Health Literacy

According to the American Medical Association, poor health literacy is a stronger predictor of health outcomes than age, income, employment status, education level and race[6]. Approximately 90 million adults in the United States are believed to lack the basic literacy skills necessary to manage their health. They have difficulty finding, understanding and using health information.  To quantify, health care for individuals with low or basic health literacy is believed to account for more than $58 billion annually in the U.S[7]

Low health literacy has serious consequences. New research from UnitedHealth Group has shown that those with lower health literacy have higher rates of ER and hospital use, lower use of preventive care and higher health costs than those with higher health literacy. Health literacy is more than simply the ability to read.  People who are health literate, are skilled at using math, listening, writing, speaking and applying analytical decision-making skills in order to make sound health decisions.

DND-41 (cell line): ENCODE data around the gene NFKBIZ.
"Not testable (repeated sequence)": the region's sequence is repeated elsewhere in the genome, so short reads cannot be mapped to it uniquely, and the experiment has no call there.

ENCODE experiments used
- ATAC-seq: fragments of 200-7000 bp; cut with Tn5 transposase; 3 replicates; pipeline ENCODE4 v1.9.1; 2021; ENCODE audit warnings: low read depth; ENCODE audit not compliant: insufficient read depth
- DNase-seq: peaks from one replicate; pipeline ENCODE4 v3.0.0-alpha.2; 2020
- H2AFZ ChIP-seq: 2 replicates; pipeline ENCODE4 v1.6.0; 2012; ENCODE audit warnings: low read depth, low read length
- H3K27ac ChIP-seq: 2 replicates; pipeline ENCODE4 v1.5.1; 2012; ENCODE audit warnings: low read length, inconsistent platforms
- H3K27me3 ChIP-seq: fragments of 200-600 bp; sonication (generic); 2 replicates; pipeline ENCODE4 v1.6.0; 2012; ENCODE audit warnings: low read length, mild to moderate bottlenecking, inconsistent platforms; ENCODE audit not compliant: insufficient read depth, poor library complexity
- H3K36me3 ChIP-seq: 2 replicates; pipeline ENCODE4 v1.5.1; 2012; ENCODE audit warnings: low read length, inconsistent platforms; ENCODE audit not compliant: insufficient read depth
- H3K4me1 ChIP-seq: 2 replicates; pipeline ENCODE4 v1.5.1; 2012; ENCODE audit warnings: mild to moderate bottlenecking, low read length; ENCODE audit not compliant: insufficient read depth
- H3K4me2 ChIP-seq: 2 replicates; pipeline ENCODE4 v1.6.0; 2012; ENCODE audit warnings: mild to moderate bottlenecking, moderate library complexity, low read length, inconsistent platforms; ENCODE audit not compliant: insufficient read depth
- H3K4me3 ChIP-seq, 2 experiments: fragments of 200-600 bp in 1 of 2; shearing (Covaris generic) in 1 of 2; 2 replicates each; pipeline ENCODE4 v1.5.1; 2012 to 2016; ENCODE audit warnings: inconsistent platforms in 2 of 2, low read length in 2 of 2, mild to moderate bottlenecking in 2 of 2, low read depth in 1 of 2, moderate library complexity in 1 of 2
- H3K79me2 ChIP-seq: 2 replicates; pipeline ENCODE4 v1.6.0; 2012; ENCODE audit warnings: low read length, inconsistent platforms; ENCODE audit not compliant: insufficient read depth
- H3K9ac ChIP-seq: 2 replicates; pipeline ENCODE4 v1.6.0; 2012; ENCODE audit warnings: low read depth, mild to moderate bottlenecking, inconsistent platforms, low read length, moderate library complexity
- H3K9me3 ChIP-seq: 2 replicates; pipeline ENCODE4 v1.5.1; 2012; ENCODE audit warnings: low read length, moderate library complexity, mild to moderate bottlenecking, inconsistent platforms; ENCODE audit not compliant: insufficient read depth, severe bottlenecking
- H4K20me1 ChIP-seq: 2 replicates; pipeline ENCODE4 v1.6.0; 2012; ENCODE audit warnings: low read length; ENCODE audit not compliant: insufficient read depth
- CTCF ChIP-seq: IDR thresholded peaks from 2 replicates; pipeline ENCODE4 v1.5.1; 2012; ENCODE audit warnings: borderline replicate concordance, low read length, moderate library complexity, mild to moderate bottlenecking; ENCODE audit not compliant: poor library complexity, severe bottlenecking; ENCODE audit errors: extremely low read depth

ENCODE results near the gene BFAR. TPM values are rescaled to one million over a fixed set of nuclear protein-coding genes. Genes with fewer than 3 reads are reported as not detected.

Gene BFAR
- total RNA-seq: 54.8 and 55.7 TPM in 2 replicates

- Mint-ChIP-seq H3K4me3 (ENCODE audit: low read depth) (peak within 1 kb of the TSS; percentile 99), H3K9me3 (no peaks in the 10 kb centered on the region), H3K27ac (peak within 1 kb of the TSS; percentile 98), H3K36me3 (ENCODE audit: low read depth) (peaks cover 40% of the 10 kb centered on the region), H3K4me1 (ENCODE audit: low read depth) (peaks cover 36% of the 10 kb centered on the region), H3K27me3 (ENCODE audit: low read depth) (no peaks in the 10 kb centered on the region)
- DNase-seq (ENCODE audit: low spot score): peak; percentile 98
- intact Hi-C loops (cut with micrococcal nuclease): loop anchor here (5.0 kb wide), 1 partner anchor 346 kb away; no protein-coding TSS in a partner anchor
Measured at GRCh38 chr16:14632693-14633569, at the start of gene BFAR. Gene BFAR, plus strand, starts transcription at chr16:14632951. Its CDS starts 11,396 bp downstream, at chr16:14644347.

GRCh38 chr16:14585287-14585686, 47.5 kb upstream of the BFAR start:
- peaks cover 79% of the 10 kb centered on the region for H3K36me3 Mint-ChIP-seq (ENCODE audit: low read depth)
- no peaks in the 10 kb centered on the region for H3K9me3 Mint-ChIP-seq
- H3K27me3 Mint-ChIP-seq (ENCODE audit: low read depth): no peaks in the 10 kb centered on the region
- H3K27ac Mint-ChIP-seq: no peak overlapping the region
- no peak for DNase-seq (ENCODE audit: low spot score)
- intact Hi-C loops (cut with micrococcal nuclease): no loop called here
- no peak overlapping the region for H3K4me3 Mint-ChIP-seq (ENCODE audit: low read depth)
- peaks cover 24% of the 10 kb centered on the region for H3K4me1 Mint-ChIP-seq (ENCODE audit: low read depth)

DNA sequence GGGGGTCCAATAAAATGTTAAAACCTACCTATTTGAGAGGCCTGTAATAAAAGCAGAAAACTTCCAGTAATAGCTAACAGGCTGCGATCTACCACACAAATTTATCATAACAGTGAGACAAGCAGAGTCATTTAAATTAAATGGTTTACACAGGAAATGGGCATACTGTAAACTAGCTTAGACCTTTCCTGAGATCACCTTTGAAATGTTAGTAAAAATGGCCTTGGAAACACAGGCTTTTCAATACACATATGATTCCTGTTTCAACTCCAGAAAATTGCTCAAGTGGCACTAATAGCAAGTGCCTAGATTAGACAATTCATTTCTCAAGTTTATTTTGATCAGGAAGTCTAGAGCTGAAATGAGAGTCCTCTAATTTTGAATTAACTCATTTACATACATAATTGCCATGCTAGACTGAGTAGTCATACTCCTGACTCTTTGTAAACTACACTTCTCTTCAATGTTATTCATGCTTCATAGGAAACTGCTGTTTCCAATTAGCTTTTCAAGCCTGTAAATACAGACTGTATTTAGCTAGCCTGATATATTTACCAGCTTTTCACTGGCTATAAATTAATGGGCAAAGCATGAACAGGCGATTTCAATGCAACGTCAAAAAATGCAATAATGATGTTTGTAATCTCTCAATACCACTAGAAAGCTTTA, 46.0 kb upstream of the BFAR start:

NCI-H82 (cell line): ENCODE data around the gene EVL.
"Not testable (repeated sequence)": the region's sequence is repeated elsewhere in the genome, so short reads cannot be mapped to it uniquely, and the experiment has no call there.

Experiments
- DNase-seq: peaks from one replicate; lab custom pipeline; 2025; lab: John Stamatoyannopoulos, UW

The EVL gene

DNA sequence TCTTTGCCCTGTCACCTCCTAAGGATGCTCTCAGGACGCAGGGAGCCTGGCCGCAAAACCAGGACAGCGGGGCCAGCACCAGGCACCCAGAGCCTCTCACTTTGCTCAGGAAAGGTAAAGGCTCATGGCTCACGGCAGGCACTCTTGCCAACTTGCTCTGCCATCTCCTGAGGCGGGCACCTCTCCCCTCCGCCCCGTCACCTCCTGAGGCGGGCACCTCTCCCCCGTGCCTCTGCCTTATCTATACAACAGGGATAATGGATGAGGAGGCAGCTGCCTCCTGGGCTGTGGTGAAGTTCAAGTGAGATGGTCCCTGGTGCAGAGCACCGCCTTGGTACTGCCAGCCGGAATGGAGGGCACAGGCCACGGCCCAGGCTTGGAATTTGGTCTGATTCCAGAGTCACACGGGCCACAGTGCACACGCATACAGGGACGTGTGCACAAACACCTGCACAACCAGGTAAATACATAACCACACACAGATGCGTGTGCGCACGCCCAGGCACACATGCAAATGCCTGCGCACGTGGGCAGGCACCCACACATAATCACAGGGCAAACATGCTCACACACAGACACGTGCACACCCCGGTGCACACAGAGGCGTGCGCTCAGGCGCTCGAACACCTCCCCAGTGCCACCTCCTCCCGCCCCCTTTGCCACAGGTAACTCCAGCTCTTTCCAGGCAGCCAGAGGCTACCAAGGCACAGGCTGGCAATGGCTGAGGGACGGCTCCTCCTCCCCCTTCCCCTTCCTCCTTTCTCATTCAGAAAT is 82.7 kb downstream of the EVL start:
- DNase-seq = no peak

Understanding Health Literacy

Health literacy refers to the degree to which individuals have the capacity to obtain, process, and understand the basic information and services needed to make informed health decisions.1 Limited health literacy is associated with1:

  • Poor health
  • Less frequent use of preventive services
  • Increased rates of hospitalization
  • Increased health care costs
  • Negative psychological effects
  • Unintended (wrong) decisions about ones own health or that of a love one 

Why Does Health Literacy Matter?

Health literacy affects a patient's ability to navigate the health care system, including2:

  • Filling out forms and locating health care providers and services
  • Sharing personal information such as medical history
  • Engaging in self-care and chronic disease management
  • Understanding mathematic concepts such as probability and risk
  • Understanding the full consequences of ones decisions